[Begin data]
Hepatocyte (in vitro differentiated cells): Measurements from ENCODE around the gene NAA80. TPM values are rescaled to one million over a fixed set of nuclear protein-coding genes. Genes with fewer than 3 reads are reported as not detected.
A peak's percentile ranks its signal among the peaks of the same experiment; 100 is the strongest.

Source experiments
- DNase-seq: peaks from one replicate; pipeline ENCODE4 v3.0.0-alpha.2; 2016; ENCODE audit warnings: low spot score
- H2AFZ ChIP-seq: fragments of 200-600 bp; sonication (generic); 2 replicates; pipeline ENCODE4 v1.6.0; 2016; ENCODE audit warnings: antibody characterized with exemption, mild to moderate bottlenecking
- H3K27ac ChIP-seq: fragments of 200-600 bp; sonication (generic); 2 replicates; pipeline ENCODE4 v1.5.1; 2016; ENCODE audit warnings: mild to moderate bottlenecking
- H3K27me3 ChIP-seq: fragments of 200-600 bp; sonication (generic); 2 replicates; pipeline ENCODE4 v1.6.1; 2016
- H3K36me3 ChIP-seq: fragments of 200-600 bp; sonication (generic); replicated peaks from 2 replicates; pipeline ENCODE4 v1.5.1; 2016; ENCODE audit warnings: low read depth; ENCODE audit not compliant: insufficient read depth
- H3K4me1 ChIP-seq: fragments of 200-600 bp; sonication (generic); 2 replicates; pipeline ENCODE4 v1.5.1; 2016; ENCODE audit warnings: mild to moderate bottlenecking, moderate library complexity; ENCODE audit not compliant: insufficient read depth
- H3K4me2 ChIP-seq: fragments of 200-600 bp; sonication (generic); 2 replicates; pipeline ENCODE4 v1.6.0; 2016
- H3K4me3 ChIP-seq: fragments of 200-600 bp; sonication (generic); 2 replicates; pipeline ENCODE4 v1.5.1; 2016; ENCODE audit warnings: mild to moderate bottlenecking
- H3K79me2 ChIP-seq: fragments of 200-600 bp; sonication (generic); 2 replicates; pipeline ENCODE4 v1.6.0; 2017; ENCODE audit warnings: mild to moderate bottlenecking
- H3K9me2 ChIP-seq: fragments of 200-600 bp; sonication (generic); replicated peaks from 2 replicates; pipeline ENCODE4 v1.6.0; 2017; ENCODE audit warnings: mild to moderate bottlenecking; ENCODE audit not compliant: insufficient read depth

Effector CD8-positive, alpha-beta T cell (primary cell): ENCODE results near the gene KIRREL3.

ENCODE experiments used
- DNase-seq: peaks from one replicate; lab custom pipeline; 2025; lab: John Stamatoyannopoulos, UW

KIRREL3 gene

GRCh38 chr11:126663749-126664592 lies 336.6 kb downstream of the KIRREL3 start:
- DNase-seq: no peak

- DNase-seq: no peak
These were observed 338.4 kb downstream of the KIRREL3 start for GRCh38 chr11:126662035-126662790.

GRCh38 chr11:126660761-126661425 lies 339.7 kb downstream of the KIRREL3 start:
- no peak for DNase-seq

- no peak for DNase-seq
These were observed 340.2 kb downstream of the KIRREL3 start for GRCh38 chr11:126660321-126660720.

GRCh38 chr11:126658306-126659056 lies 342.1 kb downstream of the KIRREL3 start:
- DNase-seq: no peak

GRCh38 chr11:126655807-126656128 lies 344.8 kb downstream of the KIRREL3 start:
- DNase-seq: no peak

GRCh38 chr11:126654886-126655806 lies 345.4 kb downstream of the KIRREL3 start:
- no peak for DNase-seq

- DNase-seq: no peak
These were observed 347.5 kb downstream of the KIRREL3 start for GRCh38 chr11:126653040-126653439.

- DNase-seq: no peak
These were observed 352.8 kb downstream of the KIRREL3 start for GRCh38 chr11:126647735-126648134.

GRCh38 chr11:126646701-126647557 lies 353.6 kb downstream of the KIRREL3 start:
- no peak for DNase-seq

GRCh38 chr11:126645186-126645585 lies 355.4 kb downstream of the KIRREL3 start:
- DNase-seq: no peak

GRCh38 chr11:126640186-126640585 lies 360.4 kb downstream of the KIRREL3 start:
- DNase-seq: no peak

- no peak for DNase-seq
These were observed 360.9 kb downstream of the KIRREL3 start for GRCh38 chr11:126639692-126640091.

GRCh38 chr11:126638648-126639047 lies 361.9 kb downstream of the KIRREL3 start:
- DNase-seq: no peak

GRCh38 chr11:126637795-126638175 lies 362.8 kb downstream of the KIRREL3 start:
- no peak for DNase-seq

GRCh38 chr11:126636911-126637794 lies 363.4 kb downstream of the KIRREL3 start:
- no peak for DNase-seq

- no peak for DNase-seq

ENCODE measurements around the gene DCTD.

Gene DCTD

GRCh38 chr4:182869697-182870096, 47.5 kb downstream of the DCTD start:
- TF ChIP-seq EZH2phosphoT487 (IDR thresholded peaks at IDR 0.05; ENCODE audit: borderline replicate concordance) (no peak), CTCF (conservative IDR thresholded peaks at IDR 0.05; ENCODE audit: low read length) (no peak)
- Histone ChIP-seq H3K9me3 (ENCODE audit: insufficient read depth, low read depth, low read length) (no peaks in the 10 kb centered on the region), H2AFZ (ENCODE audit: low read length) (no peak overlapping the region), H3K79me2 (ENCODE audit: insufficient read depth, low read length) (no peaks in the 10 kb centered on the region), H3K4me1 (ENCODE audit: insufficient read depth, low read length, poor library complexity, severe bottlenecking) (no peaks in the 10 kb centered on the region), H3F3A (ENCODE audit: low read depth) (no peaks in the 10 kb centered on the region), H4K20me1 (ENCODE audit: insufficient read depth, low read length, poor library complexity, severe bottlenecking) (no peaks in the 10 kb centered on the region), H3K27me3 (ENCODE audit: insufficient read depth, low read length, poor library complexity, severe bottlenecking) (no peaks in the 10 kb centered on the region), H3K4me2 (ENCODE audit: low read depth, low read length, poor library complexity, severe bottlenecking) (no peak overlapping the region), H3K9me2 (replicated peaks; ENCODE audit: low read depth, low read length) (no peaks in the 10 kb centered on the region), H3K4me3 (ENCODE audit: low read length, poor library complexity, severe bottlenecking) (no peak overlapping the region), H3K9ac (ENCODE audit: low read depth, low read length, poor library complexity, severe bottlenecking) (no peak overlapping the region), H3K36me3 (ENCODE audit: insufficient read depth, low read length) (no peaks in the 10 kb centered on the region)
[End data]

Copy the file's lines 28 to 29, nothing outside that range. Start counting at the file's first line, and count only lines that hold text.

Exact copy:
GRCh38 chr11:126655807-126656128 lies 344.8 kb downstream of the KIRREL3 start:
- DNase-seq: no peak